Jan from Antwerp, Belgium
I must say this was a very good book. But if I were to give word to one of the flaws in this book, it is that the main character - that is supposed to be a very smart guy - does really stupid things on many occasions. Still, worth reading though!
Daniel from New York
I continued to be shocked that people like this book as they do - so shocked that I had to comment on it if only to banace out its ratings. The intrigue is fairly well set up, but goes absolutely nowhere, and what should be the climax of the first book ends up being an exceedingly long tangent about a drugged dragon. And also, we get it, Kvothe, ylou're poor. You didn't need to say it two hundred times.
Antoine from Canada
Like many read this on a whim. Literally by the time you finish the first page - which was beautifully written - you ask yourself, how have I never heard of this before?
Mira from New Zealand
Patrick Rothfuss' is an incredible writer - these are the best books (fantasy or otherwise) I have read in a long long time.
Joe from Glasgow
I just don't get the adulation heaped on this guy. Narrow focus, no set pieces, little in the way of emotional resonance, and a section towards the end that is completely superfluous. Although written well, it needs more. I won't be reading any more of this series as there are plenty more books to read.
Javier from Spain
Nice storytelling, that's it. I love this book, it is absorbent, easy to read, but at the end it seems to me like an empty book. It is an extensive intro that could be summarized in less than half of the book length.
Ashton from Australia
This is a fantastic novel. Allowing you to escape from your own world for a while is what a fictional novel is, but Rothfuss has taken this to a whole new level as The Name of the Wind actually draws you IN to the book. I laughed and cried with the main character which is something that most authors can only hope to achieve. This novel really is where the ordinary becomes extrordinary and the impossible becomes possible.
Dan from London
One of the best fantasy novels in decades. Engaging characters and a compelling plot. All those I have recommended it to have loved it.
Arham from Pakistan
One of my favorites as a young teen. Really pulls your heart.
Tom from Ohio
This is the kind of book you will read more than once. Great writing and a lead character that will stick with you.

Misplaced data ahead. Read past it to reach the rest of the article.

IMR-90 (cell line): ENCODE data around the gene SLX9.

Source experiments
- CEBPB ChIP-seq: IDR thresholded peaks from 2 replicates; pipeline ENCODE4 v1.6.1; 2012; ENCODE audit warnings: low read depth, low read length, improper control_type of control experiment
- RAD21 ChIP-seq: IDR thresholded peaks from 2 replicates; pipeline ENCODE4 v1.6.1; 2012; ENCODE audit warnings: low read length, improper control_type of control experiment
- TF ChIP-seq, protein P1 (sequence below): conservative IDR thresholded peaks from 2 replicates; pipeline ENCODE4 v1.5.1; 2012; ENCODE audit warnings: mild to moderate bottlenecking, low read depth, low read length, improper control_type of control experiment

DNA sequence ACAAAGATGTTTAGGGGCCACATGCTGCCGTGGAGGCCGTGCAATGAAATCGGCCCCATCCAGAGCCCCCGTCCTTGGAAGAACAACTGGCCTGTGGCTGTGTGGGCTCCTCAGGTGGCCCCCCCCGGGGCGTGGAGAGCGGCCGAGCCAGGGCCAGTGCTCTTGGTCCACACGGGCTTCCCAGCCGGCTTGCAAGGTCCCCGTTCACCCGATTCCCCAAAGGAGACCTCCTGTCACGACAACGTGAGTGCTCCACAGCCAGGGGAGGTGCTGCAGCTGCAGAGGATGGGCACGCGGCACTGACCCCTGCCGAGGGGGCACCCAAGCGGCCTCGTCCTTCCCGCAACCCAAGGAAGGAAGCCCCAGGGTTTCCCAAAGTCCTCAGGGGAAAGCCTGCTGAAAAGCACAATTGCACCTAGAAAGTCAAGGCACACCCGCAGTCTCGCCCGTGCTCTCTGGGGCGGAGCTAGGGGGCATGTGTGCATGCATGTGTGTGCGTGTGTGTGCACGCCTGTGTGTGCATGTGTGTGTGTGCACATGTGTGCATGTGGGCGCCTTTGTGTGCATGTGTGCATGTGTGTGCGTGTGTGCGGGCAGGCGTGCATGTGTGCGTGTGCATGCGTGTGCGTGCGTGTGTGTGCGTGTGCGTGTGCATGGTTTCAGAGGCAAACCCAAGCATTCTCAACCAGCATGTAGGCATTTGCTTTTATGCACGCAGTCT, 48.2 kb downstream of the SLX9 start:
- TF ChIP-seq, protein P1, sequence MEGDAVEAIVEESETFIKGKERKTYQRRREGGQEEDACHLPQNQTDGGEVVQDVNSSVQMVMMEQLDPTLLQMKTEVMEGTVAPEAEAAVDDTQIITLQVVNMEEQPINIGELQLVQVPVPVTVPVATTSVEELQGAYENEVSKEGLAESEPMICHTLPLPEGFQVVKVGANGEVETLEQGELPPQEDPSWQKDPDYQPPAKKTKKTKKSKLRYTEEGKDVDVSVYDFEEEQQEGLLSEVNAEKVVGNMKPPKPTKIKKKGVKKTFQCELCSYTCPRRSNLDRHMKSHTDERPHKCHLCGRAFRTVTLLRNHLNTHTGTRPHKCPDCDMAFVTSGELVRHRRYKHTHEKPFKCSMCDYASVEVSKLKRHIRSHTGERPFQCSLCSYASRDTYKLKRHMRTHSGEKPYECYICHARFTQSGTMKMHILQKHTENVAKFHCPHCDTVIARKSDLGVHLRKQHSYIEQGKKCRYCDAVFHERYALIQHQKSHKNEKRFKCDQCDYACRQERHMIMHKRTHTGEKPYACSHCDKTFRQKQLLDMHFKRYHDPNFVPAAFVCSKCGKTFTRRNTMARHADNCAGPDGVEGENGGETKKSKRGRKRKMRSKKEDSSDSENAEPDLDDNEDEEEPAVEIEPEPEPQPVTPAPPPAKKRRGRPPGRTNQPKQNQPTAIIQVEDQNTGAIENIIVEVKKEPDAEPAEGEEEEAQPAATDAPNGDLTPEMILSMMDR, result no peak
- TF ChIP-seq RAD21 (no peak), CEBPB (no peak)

James from Boston
A passionate, delightful book in every way. Perhaps not as technically polished as Martin or Hobb, but their equal for imagination and characterization. More than that, this is just a book that feels good to read on a snowy evening, fantasy in the old sense, a book that will envelop you and let you escape into a world that's just legendary enough to leave you craving more at the last page.
Jan from Germany
I have read it in 2 Languages more than 8 times. Definitely my favorite.
Peter from Netherlands
Best book ever! Couldn't put it away after the first 50 pages. My all time favourite!
Henrik from Sweden
This is nice first try but not a good novel. Rothfuss would maybe have gained a lot by waiting to release this ill-edited, illogical version, then rewrite it and most of all move the last hundred pages to the next installment.
Naru from Indonesia
I truly enjoyed this book, it is amazing. The plot keeps going on without ever failing to make me picture itself. Simply put, I couldn't stop myself reading this book until I finished it, and now that I did, I can't stop waiting and wanting the second book. Buy it, read it, you won't regret it.
Daniel from Tempe, AZ
I honestly come to a loss for words. All I can say is anyone who can even slightly enjoy a fantasy needs to read this book because it truly is fantastic. By page 100 I knew this book would instantly become one of my all time fav's.
Marie from Kuala Lumpur, Malaysia
The language. The main character. The plot. What can I say? To understand the hype, you have to read the book. I've been promoting this book shamelessly among my friends and family. This book has EVERYTHING you could possibly want: romance, scientific facts, amazingly beautiful writing, magic... And, apparently, in the next book: sex. Buy this book. You won't regret it.
Leonie from Cumbria, UK
I bought this book on a whim, and I'm glad I did. The storytelling is absolutely effortless, and continues to engage you from start to finish. For a first book, it's as good as you can get, I only hope that the sequel can achieve as much. I read it cover to cover in under a day and then read it again, the only reason I gave it a 9/10 rating is so the sequel can get a 10/10 if it's better!
Henry from Fitchburg
Well I gave it a 8 because this is my first fantasy book I have ever read. All I've got to say is wow, this book keep my interested all the way through. There wasn't much in the way of epic battles or anything like that, but it was a well writtten story. Can't wait for the next book to come out.
Preita from California, USA
I think this book is just about as close to a 10 star rating as you can get. It's the first book that actually made me cry for the character. The writing is fluid and beautiful and though the story is a little tragic I can't wait for more.
7.1/10 from 73 reviews